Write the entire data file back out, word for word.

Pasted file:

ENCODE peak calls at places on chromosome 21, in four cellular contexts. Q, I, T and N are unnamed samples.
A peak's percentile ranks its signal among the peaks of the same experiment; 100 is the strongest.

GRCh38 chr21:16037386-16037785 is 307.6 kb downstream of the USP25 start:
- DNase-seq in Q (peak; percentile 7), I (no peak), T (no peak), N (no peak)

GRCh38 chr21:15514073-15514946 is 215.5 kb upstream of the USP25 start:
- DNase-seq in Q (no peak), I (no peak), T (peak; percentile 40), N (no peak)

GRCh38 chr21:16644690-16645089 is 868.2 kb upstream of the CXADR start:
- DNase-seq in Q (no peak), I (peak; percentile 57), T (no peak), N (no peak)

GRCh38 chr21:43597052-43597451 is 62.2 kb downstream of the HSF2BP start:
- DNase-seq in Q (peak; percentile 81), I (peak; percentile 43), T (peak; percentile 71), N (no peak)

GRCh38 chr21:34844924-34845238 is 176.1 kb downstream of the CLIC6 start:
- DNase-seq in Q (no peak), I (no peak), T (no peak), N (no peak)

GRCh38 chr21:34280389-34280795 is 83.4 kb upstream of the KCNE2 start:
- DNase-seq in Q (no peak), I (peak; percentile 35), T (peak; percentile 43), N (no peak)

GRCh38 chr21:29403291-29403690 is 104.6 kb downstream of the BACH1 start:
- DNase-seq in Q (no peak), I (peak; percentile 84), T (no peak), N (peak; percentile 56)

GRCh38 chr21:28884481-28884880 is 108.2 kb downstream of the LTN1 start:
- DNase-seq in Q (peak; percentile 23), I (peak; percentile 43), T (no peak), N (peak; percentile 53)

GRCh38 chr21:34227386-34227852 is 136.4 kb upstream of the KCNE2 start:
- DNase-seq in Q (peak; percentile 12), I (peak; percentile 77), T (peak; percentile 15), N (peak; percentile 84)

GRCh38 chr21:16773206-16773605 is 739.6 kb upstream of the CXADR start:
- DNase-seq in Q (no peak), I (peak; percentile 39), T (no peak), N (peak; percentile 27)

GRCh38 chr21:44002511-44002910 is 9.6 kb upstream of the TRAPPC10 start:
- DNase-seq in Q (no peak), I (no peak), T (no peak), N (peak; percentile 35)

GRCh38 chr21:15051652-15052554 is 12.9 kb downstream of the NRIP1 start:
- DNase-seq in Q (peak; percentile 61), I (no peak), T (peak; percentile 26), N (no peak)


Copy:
ENCODE peak calls at places on chromosome 21, in four cellular contexts. Q, I, T and N are unnamed samples.
A peak's percentile ranks its signal among the peaks of the same experiment; 100 is the strongest.

GRCh38 chr21:16037386-16037785 is 307.6 kb downstream of the USP25 start:
- DNase-seq in Q (peak; percentile 7), I (no peak), T (no peak), N (no peak)

GRCh38 chr21:15514073-15514946 is 215.5 kb upstream of the USP25 start:
- DNase-seq in Q (no peak), I (no peak), T (peak; percentile 40), N (no peak)

GRCh38 chr21:16644690-16645089 is 868.2 kb upstream of the CXADR start:
- DNase-seq in Q (no peak), I (peak; percentile 57), T (no peak), N (no peak)

GRCh38 chr21:43597052-43597451 is 62.2 kb downstream of the HSF2BP start:
- DNase-seq in Q (peak; percentile 81), I (peak; percentile 43), T (peak; percentile 71), N (no peak)

GRCh38 chr21:34844924-34845238 is 176.1 kb downstream of the CLIC6 start:
- DNase-seq in Q (no peak), I (no peak), T (no peak), N (no peak)

GRCh38 chr21:34280389-34280795 is 83.4 kb upstream of the KCNE2 start:
- DNase-seq in Q (no peak), I (peak; percentile 35), T (peak; percentile 43), N (no peak)

GRCh38 chr21:29403291-29403690 is 104.6 kb downstream of the BACH1 start:
- DNase-seq in Q (no peak), I (peak; percentile 84), T (no peak), N (peak; percentile 56)

GRCh38 chr21:28884481-28884880 is 108.2 kb downstream of the LTN1 start:
- DNase-seq in Q (peak; percentile 23), I (peak; percentile 43), T (no peak), N (peak; percentile 53)

GRCh38 chr21:34227386-34227852 is 136.4 kb upstream of the KCNE2 start:
- DNase-seq in Q (peak; percentile 12), I (peak; percentile 77), T (peak; percentile 15), N (peak; percentile 84)

GRCh38 chr21:16773206-16773605 is 739.6 kb upstream of the CXADR start:
- DNase-seq in Q (no peak), I (peak; percentile 39), T (no peak), N (peak; percentile 27)

GRCh38 chr21:44002511-44002910 is 9.6 kb upstream of the TRAPPC10 start:
- DNase-seq in Q (no peak), I (no peak), T (no peak), N (peak; percentile 35)

GRCh38 chr21:15051652-15052554 is 12.9 kb downstream of the NRIP1 start:
- DNase-seq in Q (peak; percentile 61), I (no peak), T (peak; percentile 26), N (no peak)